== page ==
Rumors are swirling that Julian Assange has been captured and sent on a rendition flight to Charlotte, North Carolina aboard a United States military plane known as the Guantanamo Bay Express.
WikiLeaks announced that Julian Assange’s internet access had been cut by “a state actor” late Sunday night, prompting fears for his safety. A small crowd of supporters gathered outside the embassy in London in order to protect him by providing witness to any foul play.
People were on edge already because of US Secretary of State John Kerry’s presence in the UK at the time, and because of some cryptic tweets WikiLeaks sent out earlier in the day, rumored to be keys to a ‘dead man switch’ activated by Assange’s death or detention.
Among the crowd of supporters, a Periscope livestream was set up to broadcast from outside the embassy. The livestream was viewed by thousands of supporters around the world concerned for Assange’s safety in light of longstanding threats on his life and a recent statement by John Kerry threatening Ecuador with “grave consequences” if the WikiLeaks founder isn’t silenced soon.
But the Periscope live feed was suddenly cut without warning, and rumors began to spread that an “unnamed crew” entered the embassy during the outage.
As concerns for Assange’s safety continued to grow, a Redditor claimed that a U.S. Gulfstream jet, claimed to be N379P, had taken off from a military base outside London shortly after the outage in the Ecuadorian embassy.
When another Redditor pointed out N379P was the notorious rendition plane nicknamed the Guantanamo Bay Express, fears for Assange’s safety reached fever pitch.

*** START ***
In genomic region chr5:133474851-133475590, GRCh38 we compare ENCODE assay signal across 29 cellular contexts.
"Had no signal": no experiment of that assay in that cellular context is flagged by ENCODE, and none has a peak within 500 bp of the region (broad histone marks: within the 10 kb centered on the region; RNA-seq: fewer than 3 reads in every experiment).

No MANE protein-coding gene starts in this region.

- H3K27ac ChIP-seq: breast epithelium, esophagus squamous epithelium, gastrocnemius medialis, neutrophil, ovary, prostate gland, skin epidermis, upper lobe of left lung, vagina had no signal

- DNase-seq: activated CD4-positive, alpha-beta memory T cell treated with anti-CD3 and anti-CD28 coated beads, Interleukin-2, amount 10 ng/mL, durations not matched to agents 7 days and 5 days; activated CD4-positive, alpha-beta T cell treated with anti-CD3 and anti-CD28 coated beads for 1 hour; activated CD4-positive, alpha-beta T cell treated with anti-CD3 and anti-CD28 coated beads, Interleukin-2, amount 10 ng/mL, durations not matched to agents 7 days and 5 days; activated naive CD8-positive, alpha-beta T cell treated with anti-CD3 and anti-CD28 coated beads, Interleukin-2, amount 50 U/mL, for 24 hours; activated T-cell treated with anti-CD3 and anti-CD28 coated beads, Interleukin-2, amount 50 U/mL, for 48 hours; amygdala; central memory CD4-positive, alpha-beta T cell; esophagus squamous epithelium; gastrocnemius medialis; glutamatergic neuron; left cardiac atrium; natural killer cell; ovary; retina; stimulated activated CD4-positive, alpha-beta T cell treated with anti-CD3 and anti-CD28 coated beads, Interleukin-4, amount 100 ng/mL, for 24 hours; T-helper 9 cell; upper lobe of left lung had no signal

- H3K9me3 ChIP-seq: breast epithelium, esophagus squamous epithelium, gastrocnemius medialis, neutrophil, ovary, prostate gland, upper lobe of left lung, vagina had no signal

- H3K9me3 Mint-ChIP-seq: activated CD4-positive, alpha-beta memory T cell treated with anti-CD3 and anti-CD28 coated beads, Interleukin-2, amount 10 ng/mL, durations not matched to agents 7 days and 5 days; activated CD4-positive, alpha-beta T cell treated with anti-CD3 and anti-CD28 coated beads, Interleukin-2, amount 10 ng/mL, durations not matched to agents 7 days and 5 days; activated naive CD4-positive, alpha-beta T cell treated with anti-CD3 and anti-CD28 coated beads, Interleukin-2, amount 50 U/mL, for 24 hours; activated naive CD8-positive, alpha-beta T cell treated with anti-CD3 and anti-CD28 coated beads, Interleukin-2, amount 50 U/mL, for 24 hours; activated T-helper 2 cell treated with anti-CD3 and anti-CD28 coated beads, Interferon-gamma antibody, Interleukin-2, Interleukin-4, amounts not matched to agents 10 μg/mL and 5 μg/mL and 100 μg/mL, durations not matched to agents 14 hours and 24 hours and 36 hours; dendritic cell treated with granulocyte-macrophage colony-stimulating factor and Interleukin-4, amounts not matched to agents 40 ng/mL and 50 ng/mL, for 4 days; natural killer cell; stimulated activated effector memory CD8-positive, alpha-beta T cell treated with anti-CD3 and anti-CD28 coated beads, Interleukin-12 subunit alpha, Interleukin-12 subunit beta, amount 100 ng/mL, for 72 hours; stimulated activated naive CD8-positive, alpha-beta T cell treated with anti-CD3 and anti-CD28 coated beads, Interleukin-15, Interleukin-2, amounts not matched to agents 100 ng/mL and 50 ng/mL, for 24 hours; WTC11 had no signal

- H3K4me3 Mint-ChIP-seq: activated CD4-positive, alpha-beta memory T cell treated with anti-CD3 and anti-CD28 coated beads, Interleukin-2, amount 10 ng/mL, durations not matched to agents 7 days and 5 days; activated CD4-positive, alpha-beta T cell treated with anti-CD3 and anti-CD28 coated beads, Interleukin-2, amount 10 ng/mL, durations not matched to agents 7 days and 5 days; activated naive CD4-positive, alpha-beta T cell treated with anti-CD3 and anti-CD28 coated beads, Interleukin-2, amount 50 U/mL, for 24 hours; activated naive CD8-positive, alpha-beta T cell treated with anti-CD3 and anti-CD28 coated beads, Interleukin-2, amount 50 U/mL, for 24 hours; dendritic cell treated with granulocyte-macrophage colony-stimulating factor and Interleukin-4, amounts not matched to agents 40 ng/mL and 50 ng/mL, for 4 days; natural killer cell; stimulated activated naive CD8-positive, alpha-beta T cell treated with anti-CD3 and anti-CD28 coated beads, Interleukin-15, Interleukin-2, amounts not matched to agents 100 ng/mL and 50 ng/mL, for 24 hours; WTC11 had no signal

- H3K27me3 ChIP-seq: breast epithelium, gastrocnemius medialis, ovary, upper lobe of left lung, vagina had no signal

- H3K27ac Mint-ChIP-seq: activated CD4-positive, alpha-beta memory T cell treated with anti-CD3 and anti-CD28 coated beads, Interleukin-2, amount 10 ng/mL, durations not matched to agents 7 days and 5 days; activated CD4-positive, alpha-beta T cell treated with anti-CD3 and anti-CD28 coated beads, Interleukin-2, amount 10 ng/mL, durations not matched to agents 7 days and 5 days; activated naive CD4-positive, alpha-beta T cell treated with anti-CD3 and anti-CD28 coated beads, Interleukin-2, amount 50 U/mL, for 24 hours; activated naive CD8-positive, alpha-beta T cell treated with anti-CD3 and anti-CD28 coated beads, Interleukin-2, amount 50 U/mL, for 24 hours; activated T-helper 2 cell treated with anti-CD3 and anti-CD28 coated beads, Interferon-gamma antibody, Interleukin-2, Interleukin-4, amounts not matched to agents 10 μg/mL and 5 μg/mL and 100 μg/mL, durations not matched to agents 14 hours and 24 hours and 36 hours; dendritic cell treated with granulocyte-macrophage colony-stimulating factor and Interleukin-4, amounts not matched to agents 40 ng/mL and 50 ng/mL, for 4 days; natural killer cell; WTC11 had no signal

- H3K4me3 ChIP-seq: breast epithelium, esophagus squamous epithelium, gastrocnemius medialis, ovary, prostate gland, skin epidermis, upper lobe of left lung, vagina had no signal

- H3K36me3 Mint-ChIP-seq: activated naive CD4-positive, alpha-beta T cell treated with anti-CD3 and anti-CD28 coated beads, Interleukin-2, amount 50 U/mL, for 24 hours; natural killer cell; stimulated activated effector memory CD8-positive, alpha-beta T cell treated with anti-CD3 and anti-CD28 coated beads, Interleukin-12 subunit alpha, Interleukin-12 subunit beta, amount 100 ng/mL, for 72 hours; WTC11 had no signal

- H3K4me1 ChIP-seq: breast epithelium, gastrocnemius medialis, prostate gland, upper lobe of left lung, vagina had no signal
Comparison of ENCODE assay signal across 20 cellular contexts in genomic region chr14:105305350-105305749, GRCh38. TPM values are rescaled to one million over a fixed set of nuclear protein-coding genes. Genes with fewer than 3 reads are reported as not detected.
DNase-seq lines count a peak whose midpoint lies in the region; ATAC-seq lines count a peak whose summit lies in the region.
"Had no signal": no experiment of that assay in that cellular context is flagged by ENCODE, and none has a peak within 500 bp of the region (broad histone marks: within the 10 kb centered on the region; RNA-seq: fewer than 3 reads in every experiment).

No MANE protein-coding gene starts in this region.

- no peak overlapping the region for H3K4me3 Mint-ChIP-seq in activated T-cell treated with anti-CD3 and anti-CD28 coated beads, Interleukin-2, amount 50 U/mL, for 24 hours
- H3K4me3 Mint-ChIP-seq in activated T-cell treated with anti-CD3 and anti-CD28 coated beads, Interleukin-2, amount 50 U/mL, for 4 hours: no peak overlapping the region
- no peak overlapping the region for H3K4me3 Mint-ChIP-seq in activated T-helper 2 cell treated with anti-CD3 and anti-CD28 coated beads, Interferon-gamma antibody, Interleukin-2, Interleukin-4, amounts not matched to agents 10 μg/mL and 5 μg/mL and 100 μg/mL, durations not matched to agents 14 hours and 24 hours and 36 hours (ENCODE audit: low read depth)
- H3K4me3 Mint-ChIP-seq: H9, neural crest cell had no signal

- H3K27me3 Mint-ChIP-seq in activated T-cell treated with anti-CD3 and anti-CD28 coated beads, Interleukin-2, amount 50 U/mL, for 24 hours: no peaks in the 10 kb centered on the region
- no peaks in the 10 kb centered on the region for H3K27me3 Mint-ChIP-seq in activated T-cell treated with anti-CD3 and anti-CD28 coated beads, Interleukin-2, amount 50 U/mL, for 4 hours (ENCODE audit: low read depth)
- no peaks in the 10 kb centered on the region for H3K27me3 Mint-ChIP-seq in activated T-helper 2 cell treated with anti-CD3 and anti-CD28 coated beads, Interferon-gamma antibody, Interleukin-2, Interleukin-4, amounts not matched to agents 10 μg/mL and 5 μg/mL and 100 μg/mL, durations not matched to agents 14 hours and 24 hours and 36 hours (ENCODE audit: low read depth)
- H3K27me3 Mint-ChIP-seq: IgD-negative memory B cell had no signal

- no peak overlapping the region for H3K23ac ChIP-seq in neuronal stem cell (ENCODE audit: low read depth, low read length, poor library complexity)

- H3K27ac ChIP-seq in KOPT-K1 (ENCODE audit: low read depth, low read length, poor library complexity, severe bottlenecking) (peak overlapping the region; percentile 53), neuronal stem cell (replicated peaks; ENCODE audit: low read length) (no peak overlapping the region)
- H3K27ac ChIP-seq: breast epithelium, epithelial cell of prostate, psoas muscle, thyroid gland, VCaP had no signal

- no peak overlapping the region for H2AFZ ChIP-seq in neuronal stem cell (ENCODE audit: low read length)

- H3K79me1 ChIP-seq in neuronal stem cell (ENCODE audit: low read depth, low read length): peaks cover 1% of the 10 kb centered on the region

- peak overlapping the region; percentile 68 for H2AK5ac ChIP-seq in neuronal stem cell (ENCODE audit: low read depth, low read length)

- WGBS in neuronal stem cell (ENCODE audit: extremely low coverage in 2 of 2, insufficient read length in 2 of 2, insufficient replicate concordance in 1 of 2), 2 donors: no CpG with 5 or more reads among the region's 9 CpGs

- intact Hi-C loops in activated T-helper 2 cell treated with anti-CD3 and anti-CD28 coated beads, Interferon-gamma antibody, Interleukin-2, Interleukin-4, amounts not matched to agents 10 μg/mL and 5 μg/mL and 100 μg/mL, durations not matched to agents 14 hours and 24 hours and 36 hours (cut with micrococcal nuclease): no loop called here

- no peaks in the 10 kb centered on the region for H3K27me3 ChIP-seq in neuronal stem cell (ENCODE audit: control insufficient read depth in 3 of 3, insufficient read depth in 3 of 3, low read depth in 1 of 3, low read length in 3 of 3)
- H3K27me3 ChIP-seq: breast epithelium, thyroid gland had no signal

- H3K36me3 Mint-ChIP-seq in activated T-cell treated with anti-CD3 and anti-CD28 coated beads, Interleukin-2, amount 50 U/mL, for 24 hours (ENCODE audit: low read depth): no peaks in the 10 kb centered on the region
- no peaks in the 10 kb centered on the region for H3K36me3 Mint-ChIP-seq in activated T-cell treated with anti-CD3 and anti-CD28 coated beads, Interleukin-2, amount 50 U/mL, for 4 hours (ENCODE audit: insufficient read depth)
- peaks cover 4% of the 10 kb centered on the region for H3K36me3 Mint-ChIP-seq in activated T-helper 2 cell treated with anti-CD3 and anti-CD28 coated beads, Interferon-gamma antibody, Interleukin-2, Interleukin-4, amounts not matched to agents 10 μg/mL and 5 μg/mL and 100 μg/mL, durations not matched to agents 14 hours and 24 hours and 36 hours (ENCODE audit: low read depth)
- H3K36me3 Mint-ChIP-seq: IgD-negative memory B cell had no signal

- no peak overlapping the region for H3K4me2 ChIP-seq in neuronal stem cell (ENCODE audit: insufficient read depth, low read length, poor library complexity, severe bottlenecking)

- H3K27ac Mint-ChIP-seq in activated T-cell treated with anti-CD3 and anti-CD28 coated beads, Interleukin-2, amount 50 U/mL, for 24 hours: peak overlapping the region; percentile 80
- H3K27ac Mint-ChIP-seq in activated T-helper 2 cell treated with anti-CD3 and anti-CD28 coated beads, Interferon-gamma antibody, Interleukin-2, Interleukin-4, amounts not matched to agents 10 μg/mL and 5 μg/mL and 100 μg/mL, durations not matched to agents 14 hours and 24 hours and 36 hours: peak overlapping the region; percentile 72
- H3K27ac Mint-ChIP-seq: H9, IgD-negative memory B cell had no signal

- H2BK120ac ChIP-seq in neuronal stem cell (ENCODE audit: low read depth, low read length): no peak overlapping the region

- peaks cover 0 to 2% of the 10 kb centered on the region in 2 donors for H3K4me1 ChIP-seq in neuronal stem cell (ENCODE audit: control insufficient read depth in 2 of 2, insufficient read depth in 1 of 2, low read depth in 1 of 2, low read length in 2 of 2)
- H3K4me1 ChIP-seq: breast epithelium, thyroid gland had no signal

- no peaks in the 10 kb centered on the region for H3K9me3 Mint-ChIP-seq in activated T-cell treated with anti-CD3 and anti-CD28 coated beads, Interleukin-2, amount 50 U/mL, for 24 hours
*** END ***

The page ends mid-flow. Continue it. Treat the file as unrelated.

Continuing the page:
Using FlightRadar the plane was tracked by Redditors as it made its way across the Atlantic towards the United States. There was speculation the plane was heading straight for Guantanamo Bay, however after an eight hour journey the military jet began descending towards Smithfield airbase, near Charlotte, North Carolina.
Relief that the plane landed in the United States rather than Guantanamo Bay quickly faded when Assange supporters searched Google and discovered that Smithfield airbase is a notorious CIA rendition airport, a black site known to locals as “Smithfield’s dirty secret.“
A Redditor claiming to be a Charlotte resident suggested he could head to the airbase to see if he could catch sight of Assange and confirm he had been captured and taken to the United States. It is feared the WikiLeaks founder could be tried and executed for espionage.
But the brave Charlotte resident was immediately warned off such a course of action by other Redditors.
“Don’t screw with it. I know it’s tempting but only mess with it if you know what you are getting into here. I know it sounds dramatic but do not mess with it unless you are prepared for the worst case scenario, which is death,” Poke_Gal said.
“say no more. part of me wants/wanted to go over there to video anything i could…but i doubt i’d be able to see anything substantial anyways. Looking back on this in a few days/months/years i hope i’m not wrong or wish i would have gone,” fitfrank replied.
Though the WikiLeaks Twitter account has continued leaking emails since these events, Assange hasn’t verified that he is safe and well – at least as safe and well as someone can be living in what the UN declared to be illegal arbitrary detention inside an embassy.
The extraordinary lengths the US government have gone to in attempting to silence Julian Assange means that they are afraid of the people knowing the truth. If our government is doing things in our name – in secret – then we have a right to know. We fund our government with our hard-earned taxpayer dollars, and in return we expect our government to to act in the best interests of our country.
This is the most basic social contract. It is the glue that holds nations together. When a government goes against these principles and tries to cover up corrupt behavior, they need to be exposed and held to account. Whistleblowers such as Julian Assange and Edward Snowden are true heroes, willing to risk their blood for our freedom.